Probability of precipitation

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A probability of precipitation (POP) is a formal measure of the likelihood of precipitation that is often published from weather forecasting models. Its definition varies.

U.S. usage[edit]

In U.S. weather forecasting, POP is the probability of exceedance that more than 1/100th of an inch of precipitation will fall in a single spot, averaged over the forecast area.[1] For instance, if there is a 100% probability of rain covering one half of a city, and a 0% probability of rain on the other half of the city, the POP for the city would be 50%. A 50% chance of a rainstorm covering the entire city would also lead to a POP of 50%.

Note that the POP measure is meaningless unless it is associated with a period of time. U.S. forecasts commonly use POP defined over 12-hour periods (POP12), though 6-hour periods (POP6) and other measures are also published.

The mathematical definition of Probability of Precipitation is defined as:

\text{PoP} = C \times A[2]
  • C = the confidence that precipitation will occur somewhere in the forecast area.
  • A = the percent of the area that will receive measurable precipitation, if it occurs at all.

For example, a forecaster might be 50% confident that under the current weather conditions precipitation will occur, and that should rain happen to occur, it will happen over 80% of the area. This results in a PoP of 40%: (0.5\times0.8)\times100=40\%.

So, most of the time, the forecaster is expressing a combination of degree of confidence and areal coverage. The NWS explains this as follows: "Chance of rain 40 percent" means there is a 40 percent chance that rain will occur at any given point in the area. Another way to express "Chance of rain 40 percent" is that on average for all of the points in the area during the specified time period (usually 12-hour periods), chance that rain will occur is 40%.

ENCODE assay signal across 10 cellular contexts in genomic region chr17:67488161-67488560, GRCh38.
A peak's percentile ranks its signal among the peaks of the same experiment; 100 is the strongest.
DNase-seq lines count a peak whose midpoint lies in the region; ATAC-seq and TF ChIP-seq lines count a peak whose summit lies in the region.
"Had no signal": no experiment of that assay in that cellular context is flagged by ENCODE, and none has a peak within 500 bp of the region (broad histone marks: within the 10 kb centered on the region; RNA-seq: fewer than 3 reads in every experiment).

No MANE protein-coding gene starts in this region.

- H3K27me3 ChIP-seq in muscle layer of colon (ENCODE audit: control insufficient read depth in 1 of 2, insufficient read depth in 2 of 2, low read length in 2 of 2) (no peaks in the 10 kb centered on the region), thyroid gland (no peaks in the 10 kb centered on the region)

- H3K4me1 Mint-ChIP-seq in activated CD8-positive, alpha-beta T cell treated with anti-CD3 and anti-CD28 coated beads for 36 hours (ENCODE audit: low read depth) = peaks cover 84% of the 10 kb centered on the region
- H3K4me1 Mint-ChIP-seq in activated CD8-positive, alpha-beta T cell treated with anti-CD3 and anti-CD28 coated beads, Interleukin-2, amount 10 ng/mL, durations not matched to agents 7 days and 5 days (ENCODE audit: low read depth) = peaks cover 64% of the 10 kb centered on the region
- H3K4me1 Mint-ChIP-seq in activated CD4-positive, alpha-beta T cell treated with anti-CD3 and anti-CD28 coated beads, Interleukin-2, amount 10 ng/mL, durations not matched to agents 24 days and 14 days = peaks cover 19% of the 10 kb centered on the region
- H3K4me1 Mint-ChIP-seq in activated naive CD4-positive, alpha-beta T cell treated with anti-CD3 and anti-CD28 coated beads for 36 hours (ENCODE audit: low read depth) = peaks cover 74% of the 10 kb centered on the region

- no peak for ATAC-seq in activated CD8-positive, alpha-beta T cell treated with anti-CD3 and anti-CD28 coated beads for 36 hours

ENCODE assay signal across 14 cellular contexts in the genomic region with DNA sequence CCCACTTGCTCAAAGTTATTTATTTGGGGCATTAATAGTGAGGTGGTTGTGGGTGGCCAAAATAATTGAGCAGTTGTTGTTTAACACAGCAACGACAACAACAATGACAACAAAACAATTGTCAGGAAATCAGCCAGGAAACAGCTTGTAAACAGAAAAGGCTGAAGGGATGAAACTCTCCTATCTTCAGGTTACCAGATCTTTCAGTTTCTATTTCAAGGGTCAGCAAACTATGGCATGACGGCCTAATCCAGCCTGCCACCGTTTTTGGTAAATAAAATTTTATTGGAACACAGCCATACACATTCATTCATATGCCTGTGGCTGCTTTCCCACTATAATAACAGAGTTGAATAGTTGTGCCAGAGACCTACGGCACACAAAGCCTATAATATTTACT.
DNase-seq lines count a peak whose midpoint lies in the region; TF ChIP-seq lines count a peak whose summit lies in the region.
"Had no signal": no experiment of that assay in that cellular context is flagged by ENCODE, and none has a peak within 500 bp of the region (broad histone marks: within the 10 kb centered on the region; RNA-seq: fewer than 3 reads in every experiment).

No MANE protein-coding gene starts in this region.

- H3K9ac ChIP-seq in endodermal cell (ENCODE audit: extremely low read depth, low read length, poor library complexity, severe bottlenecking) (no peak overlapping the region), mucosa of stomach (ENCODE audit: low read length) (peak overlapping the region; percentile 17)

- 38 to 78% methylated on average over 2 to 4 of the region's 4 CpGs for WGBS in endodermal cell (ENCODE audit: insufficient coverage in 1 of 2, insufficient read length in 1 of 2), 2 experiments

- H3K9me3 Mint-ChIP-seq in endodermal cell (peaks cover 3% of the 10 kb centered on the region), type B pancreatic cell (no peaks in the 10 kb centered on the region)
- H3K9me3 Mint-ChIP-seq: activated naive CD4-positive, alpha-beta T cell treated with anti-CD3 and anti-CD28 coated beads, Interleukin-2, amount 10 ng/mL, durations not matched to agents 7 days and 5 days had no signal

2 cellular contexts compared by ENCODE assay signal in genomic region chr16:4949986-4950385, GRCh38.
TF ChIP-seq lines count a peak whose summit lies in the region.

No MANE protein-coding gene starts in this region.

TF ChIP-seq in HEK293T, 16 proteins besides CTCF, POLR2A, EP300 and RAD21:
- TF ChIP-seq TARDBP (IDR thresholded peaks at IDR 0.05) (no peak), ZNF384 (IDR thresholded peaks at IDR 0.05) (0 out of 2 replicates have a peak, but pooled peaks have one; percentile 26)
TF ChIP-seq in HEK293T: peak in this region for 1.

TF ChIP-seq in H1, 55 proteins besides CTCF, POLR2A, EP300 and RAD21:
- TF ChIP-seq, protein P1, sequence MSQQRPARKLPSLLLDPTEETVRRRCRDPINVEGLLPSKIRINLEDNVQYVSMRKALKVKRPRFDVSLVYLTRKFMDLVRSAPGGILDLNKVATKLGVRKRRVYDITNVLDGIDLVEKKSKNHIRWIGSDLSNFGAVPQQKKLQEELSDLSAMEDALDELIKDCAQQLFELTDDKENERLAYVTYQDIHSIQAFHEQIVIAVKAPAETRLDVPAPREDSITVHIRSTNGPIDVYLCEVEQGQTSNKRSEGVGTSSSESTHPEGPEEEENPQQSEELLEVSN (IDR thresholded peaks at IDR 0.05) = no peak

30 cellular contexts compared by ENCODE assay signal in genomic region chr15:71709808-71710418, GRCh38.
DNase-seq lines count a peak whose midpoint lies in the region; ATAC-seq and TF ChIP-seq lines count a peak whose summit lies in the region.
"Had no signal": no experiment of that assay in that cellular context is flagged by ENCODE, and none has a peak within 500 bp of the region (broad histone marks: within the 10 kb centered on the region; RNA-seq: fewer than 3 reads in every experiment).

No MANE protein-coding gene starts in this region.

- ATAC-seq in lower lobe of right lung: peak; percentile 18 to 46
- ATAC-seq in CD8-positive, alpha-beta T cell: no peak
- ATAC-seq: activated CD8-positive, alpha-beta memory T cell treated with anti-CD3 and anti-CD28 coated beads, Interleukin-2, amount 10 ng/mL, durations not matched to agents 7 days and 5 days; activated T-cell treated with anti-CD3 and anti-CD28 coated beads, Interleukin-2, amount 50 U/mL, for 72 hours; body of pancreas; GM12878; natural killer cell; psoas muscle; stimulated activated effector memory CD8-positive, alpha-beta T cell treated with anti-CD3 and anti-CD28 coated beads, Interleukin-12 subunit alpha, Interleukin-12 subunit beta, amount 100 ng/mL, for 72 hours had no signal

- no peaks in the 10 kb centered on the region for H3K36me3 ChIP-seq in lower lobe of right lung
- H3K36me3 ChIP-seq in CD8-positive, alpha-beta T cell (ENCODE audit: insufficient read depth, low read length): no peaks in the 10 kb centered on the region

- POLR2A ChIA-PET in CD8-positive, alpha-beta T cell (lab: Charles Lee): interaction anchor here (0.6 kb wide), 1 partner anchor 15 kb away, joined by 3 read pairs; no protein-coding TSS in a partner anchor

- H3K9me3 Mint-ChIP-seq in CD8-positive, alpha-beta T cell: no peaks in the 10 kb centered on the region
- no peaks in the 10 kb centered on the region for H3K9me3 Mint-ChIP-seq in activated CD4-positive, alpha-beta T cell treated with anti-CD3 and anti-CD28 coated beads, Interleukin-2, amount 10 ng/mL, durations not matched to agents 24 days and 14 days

Suppose the forecast were for Maui, HI. One "given" point is your house near the top of Mt. Haleakala, where it rains almost constantly. A forecast of 40% is obviously not accurate for that given point. So assume that Mt. Haleakala is 10% of the area of Maui and that the average chance of rain today for the mountain is 80%. And assume that the average chance of rain for the other 90% of the island is 35%. So for the entire island, the average chance of rain is (0.9 × 0.35) + (0.1 × 0.8) = 0.395 = 40%.

Clearly, Mt. Haleakala pulls up the average for Maui. And clearly, the smaller the area, the more meaningful and accurate "chance of rain" is.

Terms typically in weather forecasts based on POP:

  • 0% – No mention of precipitation
  • 10% – No mention of precipitation, or isolated/slight chance
  • 20% – Isolated/slight chance
  • 30% – (Widely) scattered/chance
  • 40% or 50% – Scattered/chance
  • 60% or 70% – Numerous/likely
  • 80%, 90% or 100% – No additional modifiers (e.g. "showers and thunderstorms")